Banker & Chinese Porcelain Collector
Not only was J.P. Morgan one of the most commanding economic figures of his age, he also developed into a voracious art collector and patron. Morgan spent the last decades of his life - particularly from the 1890s - adding art and antiques to his impressive and legendary collection. His collecting fields were diverse and comprehensive, comprising paintings, books, sculptures, furniture and significant works of art from around the world. During the last two decades of his life he spent a massive $60 million acquiring art, about $900 million by today’s standards.
Even though Oriental art was not his primary focus, he built his impressive Chinese ceramics collection, using his keen eye and personal intuition. He acquired most his porcelain by buying entire collections, often with the help of the legendary dealers Duveen Brothers. One such large collection was that of James A. Garland - one of the finest collections in existence at that time - comprising over a thousand Kangxi (1662-1722) period blue and white and enamelled porcelains. The collection, which Garland had acquired via Henry Duveen in New York, was on loan to the then recently established Metropolitan Museum until his demise in 1902. The entire collection was then re-acquired by Duveen for $500,000 and Morgan went on to purchase it for $600,000. He commissioned Duveen to fill in any gaps, to make it even more complete. Another collection Morgan acquired in 1910 was that of the wealthy Marsden J. Perry (1850-1935).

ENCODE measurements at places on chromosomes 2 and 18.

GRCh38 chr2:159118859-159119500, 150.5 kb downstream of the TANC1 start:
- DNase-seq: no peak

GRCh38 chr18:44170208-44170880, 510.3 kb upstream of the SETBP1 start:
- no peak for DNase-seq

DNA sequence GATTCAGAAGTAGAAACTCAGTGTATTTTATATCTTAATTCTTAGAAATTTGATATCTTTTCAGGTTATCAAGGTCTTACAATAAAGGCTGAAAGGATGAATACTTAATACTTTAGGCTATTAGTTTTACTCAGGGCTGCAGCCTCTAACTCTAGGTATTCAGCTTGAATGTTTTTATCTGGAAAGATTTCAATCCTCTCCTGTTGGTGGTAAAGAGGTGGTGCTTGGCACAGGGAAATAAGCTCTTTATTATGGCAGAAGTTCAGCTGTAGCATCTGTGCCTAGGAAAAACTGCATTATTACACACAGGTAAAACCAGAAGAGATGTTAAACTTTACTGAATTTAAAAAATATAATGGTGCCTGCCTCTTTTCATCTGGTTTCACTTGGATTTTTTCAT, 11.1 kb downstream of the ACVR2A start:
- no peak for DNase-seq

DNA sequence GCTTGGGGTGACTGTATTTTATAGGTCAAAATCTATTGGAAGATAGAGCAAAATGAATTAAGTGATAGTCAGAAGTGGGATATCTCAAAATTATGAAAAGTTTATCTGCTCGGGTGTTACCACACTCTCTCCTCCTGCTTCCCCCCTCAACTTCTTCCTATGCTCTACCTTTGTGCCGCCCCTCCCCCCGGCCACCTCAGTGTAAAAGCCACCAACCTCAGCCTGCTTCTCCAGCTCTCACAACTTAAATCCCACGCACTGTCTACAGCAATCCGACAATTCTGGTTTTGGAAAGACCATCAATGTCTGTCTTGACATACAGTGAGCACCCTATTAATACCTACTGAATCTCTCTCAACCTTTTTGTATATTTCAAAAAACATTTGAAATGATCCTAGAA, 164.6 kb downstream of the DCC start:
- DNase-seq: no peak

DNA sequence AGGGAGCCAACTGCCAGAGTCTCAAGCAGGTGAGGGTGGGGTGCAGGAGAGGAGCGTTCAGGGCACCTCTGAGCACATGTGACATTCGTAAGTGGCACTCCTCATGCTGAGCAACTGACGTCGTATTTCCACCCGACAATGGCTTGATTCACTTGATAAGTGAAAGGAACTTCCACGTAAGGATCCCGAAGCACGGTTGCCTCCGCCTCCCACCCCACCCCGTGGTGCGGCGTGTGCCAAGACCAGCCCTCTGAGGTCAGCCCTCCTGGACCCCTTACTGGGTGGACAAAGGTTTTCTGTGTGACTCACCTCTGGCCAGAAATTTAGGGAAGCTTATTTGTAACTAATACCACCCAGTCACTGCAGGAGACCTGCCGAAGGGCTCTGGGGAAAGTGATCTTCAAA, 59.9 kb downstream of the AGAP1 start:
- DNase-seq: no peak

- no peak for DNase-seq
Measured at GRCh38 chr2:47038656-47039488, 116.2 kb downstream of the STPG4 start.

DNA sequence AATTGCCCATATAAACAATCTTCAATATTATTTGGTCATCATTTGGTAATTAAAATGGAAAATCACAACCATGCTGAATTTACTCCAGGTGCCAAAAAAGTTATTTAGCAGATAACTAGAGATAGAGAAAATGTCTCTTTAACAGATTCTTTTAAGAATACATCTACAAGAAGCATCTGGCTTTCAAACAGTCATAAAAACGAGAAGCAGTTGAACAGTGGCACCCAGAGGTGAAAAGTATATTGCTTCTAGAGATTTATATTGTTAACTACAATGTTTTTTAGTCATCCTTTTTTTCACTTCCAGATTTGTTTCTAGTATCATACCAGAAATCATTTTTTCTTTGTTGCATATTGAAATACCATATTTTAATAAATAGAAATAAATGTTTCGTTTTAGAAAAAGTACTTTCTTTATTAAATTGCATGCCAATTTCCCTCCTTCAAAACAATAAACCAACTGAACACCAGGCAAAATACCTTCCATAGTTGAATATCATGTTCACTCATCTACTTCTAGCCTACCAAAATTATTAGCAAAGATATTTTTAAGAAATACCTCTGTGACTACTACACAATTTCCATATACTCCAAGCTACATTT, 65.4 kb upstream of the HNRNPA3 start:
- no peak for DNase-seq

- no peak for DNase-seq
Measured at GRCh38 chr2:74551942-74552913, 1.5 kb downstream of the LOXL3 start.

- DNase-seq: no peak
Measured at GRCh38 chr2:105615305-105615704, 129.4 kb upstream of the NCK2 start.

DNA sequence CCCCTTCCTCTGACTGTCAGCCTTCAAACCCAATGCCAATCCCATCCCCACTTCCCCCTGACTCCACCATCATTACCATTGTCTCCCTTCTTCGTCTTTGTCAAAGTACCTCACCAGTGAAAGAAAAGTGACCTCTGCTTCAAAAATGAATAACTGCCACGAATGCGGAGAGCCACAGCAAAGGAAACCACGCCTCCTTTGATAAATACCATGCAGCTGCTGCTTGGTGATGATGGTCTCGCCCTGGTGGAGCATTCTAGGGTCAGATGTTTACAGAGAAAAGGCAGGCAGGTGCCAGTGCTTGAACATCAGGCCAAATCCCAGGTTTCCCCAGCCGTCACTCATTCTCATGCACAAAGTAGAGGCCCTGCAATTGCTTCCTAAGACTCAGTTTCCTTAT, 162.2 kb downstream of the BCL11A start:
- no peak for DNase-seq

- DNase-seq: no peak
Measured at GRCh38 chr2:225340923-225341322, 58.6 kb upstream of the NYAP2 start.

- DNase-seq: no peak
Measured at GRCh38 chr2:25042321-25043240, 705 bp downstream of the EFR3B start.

Morgan's confidence in dealing with art dealers is captured in an anecdote. On one particular visit to his Madison Avenue mansion he presented the Duveens with five Kangxi vases declaring that two of them were fakes. Without hesitation the elder Joseph Joel Duveen raised is cane and smashed two of the vases, explaining that if he were mistaken, he'd reimburse Morgan for the loss. Duveen had been correct, and the astonished J. P. Morgan was both relieved and impressed.
Morgan self-published the first catalogue of his collection in 1904 and circulated it privately. The second revised edition of the catalogue was a single volume, edited by William Laffan, with Stephen Bushell, was published by the Metropolitan Museum in 1907.
To the grave disappointment of the Metropolitan Museum, after Morgan’s death in 1913, his son J.P. Morgan Jr (Jack), decided to sell the collection back to Henry Duveen for $3 million in 1915. This was partly to meet his father’s cash bequests and New York state inheritance tax. Duveen went on to sell the pieces to J.D. Rockefeller, Henry Clay Frick and P.A.B. Widener in the course of 1916 for $3,350,000.